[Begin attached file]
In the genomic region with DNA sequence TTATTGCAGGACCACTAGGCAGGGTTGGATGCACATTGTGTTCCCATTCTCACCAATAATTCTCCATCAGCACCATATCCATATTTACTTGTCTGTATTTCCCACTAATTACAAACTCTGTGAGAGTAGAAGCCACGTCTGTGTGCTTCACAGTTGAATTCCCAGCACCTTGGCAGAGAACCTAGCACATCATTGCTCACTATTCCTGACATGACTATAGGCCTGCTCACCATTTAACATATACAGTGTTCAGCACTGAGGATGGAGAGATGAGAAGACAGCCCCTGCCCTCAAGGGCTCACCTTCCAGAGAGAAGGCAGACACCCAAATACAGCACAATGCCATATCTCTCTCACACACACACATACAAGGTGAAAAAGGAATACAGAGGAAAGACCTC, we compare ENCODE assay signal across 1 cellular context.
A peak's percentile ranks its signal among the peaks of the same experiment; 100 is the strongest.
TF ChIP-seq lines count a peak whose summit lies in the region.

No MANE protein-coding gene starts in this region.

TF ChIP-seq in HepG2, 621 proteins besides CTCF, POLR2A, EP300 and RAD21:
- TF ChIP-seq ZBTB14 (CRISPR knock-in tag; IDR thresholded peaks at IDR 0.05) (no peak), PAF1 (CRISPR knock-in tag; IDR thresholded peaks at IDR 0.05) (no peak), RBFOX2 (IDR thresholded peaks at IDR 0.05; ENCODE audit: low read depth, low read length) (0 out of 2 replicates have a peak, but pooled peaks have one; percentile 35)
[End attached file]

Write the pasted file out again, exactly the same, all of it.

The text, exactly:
In the genomic region with DNA sequence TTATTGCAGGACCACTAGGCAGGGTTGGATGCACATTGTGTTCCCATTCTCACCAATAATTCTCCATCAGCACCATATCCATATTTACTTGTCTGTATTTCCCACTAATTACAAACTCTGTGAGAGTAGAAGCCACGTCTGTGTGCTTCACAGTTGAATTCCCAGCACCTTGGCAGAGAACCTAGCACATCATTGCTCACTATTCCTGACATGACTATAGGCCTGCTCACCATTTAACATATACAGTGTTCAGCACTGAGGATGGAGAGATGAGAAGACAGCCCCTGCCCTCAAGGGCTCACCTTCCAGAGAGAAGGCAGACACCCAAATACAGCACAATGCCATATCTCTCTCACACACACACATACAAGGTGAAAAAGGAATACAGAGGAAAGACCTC, we compare ENCODE assay signal across 1 cellular context.
A peak's percentile ranks its signal among the peaks of the same experiment; 100 is the strongest.
TF ChIP-seq lines count a peak whose summit lies in the region.

No MANE protein-coding gene starts in this region.

TF ChIP-seq in HepG2, 621 proteins besides CTCF, POLR2A, EP300 and RAD21:
- TF ChIP-seq ZBTB14 (CRISPR knock-in tag; IDR thresholded peaks at IDR 0.05) (no peak), PAF1 (CRISPR knock-in tag; IDR thresholded peaks at IDR 0.05) (no peak), RBFOX2 (IDR thresholded peaks at IDR 0.05; ENCODE audit: low read depth, low read length) (0 out of 2 replicates have a peak, but pooled peaks have one; percentile 35)